“Ask an expert” is an occasional feature where we ask questions to e-commerce practitioners. For this installment, we have turned to Bill Sebald, a longtime search engine optimizer, managing partner of SEO agency Greenlane and a practical e-commerce contributor. He discusses the effect of low-grade or spammy inbound links on organic search rankings.
Convenient e-commerce: Rejecting or requesting the removal of low-quality inbound links was once a common SEO practice. Is it still necessary?
Bill Sebald: This does not have a black and white answer. It’s helpful to understand how Google uses links.
Google was the first search algorithm to see sites that link to each other as recommendations. This signal became the ingredient that Google used to rise above competing search engines. But it also created the link spam problem that Google eventually had to deal with. What was originally a signal from a democratic web became an industry of participants trying to manipulate Google with its own recipe.
In 2011, Google rolled out its first link penalty with the “Penguin” update. It was aimed at those who bought links or acquired unnatural (irrelevant) links to earn rankings. Subsequent updates came with the Penguin algorithm, which improved its detection capabilities. Google even assigned people to crawl and penalize sites.
Google also allowed penalized sites that had practiced unnatural link building to submit a request for reconsideration after proving that they were trying to get those links cleaned up from the Internet. Unfortunately, Google was never completely transparent as to the definition of an unnatural link, which caused panic in the SEO industry.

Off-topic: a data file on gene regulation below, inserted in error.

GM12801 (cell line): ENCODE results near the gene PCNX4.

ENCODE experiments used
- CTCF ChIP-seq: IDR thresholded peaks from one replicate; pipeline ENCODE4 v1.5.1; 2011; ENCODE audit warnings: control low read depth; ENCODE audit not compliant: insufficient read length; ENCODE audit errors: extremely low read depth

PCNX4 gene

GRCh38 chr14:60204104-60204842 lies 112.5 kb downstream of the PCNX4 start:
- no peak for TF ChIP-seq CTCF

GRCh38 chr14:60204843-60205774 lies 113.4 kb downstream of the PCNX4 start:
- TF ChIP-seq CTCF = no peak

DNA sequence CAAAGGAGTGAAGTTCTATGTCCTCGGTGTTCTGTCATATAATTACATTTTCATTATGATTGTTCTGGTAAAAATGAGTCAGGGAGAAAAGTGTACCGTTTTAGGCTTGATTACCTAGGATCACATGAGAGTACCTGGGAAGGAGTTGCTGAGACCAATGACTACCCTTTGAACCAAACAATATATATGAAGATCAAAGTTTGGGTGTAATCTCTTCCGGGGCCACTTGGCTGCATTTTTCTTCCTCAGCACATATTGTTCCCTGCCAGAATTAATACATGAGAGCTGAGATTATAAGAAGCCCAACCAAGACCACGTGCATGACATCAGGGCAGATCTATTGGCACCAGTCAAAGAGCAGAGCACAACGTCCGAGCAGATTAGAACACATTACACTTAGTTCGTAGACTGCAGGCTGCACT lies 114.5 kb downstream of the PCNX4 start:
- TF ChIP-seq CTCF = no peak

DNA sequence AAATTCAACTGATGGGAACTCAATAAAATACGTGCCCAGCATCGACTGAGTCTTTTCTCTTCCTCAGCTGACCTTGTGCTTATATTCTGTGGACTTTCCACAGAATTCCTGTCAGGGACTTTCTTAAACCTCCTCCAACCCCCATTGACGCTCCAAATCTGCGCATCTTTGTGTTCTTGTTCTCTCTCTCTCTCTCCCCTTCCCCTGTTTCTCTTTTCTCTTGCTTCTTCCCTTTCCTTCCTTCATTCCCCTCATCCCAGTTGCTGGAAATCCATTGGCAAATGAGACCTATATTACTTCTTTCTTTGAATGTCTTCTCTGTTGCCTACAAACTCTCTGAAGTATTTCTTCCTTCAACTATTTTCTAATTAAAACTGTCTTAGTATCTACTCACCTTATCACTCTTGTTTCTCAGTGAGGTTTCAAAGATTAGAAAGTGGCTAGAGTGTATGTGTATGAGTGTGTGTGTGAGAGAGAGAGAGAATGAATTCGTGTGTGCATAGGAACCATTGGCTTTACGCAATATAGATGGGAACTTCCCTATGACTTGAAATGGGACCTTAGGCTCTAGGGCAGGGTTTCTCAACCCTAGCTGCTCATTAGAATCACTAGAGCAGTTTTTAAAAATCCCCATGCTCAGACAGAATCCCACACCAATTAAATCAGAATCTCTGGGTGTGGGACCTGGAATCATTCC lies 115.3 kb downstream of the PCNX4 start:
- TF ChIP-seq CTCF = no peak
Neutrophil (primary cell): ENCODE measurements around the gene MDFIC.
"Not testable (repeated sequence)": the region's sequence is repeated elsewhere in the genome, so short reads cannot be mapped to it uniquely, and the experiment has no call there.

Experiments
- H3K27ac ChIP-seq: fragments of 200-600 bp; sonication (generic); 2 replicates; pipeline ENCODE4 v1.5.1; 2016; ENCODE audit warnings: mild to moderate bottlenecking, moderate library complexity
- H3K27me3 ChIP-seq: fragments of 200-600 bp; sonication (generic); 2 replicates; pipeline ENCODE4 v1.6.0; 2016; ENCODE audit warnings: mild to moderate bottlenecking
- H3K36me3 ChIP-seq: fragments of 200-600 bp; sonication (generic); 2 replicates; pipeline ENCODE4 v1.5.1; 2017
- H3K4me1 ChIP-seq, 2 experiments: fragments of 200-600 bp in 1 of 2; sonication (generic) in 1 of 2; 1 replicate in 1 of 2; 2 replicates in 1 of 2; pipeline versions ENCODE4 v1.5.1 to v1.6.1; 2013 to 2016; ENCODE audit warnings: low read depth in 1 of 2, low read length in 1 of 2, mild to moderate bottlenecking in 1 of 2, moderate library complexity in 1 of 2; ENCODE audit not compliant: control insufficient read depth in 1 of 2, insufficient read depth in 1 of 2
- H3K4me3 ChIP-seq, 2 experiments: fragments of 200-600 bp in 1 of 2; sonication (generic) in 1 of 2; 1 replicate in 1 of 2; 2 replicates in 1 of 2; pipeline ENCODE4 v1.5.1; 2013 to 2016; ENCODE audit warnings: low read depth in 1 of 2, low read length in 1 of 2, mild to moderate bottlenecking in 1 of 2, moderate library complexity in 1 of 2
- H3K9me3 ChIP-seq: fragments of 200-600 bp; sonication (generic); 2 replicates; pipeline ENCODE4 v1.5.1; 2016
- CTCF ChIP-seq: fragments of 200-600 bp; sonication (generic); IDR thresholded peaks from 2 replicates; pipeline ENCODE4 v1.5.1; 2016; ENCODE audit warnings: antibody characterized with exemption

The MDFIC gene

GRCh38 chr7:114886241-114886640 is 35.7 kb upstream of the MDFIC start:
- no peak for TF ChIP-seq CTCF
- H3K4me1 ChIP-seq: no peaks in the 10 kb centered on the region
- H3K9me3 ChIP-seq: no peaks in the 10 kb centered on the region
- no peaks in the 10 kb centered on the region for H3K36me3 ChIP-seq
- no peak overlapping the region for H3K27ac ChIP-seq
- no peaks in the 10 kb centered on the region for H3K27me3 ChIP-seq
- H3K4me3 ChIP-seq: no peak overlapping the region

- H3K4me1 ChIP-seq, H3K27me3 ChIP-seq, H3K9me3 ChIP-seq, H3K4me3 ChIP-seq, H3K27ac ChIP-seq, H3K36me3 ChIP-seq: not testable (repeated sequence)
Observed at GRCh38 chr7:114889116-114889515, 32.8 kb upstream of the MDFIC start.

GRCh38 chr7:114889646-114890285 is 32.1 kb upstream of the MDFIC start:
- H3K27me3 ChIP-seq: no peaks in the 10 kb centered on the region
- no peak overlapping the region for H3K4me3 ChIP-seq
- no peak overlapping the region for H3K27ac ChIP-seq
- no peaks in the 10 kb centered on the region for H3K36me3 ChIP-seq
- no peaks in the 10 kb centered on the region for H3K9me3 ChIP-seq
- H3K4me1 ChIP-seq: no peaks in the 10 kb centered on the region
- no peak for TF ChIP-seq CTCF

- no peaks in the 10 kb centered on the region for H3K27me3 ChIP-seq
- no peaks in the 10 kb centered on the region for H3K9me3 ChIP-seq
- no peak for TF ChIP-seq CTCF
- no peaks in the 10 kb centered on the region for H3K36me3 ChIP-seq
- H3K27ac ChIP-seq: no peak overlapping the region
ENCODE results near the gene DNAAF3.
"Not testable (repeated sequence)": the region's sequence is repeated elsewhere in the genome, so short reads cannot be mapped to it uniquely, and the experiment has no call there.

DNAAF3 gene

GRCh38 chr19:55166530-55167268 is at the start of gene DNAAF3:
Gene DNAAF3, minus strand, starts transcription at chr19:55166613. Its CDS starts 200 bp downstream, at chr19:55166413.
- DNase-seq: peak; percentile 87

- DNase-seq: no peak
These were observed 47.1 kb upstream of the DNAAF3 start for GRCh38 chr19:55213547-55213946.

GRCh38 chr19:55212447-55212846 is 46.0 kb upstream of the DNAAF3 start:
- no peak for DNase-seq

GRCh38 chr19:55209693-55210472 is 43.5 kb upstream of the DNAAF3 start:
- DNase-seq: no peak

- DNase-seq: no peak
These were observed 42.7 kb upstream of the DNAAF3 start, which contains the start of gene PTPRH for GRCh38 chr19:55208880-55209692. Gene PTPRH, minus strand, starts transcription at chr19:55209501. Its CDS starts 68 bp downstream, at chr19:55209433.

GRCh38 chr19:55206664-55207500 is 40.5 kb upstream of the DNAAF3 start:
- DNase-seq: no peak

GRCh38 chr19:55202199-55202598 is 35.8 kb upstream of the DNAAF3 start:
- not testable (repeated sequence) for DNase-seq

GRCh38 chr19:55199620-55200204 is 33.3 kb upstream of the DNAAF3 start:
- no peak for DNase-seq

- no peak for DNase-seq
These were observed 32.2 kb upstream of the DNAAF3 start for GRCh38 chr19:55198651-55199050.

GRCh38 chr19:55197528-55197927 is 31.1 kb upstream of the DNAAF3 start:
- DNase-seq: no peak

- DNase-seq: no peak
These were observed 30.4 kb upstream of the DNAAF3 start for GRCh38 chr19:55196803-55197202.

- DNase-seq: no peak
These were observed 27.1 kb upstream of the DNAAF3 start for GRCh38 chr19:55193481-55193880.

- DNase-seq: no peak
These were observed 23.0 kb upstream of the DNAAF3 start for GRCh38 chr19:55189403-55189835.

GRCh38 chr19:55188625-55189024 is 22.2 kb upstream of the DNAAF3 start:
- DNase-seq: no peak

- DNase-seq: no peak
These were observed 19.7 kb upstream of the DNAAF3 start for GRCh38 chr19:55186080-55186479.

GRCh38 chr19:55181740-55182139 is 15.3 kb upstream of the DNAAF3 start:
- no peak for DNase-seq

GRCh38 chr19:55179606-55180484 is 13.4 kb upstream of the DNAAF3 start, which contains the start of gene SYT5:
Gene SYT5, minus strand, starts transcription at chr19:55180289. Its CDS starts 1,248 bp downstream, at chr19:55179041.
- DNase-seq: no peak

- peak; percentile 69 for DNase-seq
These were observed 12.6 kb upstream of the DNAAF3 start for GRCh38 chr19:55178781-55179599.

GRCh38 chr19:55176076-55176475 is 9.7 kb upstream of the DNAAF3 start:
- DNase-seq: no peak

Today, Google’s main algorithm includes Penguin. It is built-in and, according to Google, it always runs in real time instead of occasionally, which was the previous practice. For years, Google’s web spam team has been writing algorithms to identify link spam properties. Website owners helped by submitting hundreds of thousands of rejected forms. Thus, in 2021, Google’s ability to automatically detect unnatural links is likely to be effective.
Google states that it now devalues all the unnatural and low-grade links that it identifies. But it does not say what it has or has not devalued. Therefore, I highly recommend caution when hiring a link builder. The key is to produce content that people would like to link to naturally – certainly not for money.
So I would not worry about spam links if I have never participated in aggressive or paid link building schemes. However, if the amount of spam links is so high that Google could conclude that you are trying to play the algorithm, the rejection process is painless enough.